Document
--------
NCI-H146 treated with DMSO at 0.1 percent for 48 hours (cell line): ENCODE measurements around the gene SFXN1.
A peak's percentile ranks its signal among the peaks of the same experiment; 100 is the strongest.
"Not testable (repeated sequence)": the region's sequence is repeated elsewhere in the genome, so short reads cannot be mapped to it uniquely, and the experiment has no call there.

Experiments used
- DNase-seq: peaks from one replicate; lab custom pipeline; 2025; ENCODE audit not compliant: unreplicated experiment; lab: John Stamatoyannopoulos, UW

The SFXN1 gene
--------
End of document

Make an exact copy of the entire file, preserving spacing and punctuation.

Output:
NCI-H146 treated with DMSO at 0.1 percent for 48 hours (cell line): ENCODE measurements around the gene SFXN1.
A peak's percentile ranks its signal among the peaks of the same experiment; 100 is the strongest.
"Not testable (repeated sequence)": the region's sequence is repeated elsewhere in the genome, so short reads cannot be mapped to it uniquely, and the experiment has no call there.

Experiments used
- DNase-seq: peaks from one replicate; lab custom pipeline; 2025; ENCODE audit not compliant: unreplicated experiment; lab: John Stamatoyannopoulos, UW

The SFXN1 gene